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10.

As evening fell beneath the domes and the light outside his office windows dimmed, Chen sat in his favorite chair and called up the Imperial Librarys news service, the finest and most comprehensive in the Galaxy. Words and pictures flitted around him, all relating to the Sarossan disaster and the loss of the Spear of Glory .There was no sign of the ship, and not likely to be; the best experts said it was very likely swallowed by a discontinuity within its final Jump, a hazard associated with supernova explosions but rarely seen, for the simple reason that supernovas were rare on human time scales. In all the Galaxy, less than one or two occurred each year, more often than not in uninhabited regions.

Already the popular journals were calling on the Emperor (respectfully, of course) and on Councilor Sinter, more acerbically, to rethink the transfer of rescue ships. Chen smiled grimly; let Sinter chew on that for a while.

Of course, if he heard nothing from Mors Planch, he would need to replace Lodovik, and soon; he had four candidates, none of them as qualified as Lodovik, but all worthy of service in the Commission of Public Safety. He would choose one as his assistant, and put the other three in apprenticeship programs, saying that the Commission should never again be caught with no immediate backups for the loss of important personnel.

There were three Commissioners who owed Chen for a few choice and private favors, and Chen could use this as a pretense for putting loyal men and women into their offices.

He shut off the news-service report with a flick of his hand and stood, smoothing his robes. Then he went out on the balcony to enjoy the sunset. There was no real sun visible here, of course, but he had mandated the repair of the Imperial Sector dome displays on a regular basis, and the sunsets were as reliable here as they had been everywhere in Trantor in his youth. He watched the highly artistic interpretation with some satisfaction, then put away all these masks of pleasure and considered the future.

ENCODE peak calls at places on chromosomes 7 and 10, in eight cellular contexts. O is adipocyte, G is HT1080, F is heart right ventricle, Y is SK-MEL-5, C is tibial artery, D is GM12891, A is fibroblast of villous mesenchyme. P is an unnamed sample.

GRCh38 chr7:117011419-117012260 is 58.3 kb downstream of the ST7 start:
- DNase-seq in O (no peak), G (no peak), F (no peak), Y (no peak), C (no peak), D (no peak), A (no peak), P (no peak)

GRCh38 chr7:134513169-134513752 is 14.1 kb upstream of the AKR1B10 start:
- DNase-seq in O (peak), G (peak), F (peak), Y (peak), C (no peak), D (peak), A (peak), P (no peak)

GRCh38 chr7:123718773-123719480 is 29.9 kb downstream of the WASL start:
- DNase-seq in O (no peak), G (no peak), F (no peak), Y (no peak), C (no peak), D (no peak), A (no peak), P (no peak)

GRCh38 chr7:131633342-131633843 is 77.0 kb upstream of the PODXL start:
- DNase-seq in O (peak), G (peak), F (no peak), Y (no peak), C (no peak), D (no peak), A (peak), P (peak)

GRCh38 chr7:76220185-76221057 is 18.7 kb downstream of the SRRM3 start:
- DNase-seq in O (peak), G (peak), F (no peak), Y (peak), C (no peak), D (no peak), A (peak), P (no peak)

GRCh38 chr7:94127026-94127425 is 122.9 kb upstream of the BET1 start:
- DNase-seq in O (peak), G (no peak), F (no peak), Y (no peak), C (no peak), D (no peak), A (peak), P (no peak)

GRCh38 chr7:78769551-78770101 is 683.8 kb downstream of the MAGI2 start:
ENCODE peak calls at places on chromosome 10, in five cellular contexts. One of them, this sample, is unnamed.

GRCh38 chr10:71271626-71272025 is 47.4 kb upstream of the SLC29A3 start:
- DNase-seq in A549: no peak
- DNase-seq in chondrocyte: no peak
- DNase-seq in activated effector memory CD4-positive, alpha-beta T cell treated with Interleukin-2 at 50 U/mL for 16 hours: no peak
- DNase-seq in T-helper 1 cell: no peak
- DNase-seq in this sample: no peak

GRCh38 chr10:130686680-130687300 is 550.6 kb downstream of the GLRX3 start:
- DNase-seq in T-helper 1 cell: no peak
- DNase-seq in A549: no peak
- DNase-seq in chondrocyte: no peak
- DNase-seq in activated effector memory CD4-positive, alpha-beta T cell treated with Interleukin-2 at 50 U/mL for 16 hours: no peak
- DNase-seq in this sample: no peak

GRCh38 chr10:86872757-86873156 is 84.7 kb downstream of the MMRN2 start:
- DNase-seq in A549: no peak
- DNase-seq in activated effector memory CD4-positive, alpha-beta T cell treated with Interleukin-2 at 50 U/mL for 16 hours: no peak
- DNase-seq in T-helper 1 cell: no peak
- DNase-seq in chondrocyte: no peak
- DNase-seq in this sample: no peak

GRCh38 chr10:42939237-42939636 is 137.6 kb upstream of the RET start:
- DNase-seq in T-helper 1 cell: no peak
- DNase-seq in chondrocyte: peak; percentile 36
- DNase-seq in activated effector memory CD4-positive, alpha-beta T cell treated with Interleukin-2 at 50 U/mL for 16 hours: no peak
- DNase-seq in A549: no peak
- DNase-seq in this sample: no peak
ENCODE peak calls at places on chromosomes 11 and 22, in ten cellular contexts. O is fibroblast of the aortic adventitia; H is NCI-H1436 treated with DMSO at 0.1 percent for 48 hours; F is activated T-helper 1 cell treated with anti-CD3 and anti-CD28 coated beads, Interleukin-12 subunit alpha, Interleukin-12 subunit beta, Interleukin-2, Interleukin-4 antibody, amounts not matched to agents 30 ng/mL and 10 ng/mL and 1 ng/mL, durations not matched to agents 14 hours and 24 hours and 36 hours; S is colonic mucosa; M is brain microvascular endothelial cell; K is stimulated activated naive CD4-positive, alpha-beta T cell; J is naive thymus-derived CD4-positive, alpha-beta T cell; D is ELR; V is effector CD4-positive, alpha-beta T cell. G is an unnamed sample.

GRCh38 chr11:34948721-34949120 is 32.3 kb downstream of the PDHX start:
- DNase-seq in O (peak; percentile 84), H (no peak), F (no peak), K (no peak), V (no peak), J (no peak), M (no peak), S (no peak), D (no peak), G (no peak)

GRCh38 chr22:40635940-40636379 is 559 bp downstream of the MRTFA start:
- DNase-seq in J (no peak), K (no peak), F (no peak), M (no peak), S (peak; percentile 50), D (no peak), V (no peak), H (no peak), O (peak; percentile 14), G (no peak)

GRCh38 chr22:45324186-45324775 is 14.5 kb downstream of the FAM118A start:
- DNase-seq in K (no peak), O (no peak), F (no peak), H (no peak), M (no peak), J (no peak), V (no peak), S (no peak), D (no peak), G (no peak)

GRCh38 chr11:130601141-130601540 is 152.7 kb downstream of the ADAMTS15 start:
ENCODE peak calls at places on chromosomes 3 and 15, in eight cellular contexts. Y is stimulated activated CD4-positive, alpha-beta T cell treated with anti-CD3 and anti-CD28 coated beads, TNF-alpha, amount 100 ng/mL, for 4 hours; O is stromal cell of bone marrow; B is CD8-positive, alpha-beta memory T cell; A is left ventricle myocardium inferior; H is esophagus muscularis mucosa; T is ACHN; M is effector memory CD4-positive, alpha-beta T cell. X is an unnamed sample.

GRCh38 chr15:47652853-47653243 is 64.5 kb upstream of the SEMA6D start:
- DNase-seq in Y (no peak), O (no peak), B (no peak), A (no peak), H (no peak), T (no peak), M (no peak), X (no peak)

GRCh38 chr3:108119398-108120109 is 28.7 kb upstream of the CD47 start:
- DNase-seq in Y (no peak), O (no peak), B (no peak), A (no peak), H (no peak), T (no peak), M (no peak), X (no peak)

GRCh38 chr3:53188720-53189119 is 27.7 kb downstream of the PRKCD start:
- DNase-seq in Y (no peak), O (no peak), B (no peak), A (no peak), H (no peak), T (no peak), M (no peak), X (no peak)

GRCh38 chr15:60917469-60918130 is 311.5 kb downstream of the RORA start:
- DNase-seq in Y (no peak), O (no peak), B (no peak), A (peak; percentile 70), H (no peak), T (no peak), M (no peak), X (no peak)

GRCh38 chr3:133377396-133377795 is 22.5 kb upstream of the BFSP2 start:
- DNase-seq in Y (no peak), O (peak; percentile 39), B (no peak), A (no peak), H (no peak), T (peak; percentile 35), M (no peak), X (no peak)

Chen rarely slept more than an hour a day, usually at noon, which gave him the entire evening to do his research and make preparations for the work of the next morning. During his hour of sleep, he usually dreamed for about thirty minutes, and this afternoon, he had dreamed of his childhood, for the first time in years. Dreams, in his experience, seldom directly reflected the day-to-day affairs of life, but they could point to personal problems and weaknesses. Chen had great respect for those mental processes below conscious awareness. He knew that was where much of his most important work was done.

He imagined himself the captain of his own personal starship, with many excellent crewmembers-representing subconscious thought processes. It was his task to keep them alert and on duty, and for that reason, Chen performed special mental exercises for at least twenty minutes each day.

He had a machine for that very purpose, designed for him by the greatest psychologist on Trantor-perhaps in the Galaxy. The psychologist had disappeared five years ago, after an Imperial Court scandal orchestrated by Farad Sinter.

So many interconnections, interweavings. Chen regarded his enemies as his most intimate associates, and sometimes even felt a kind of sorrowful affection for them, as they fell by the wayside, one by one, victims of their own peculiar limitations and blindness.

Or, in Sinters case, of aggressive idiocy and madness.


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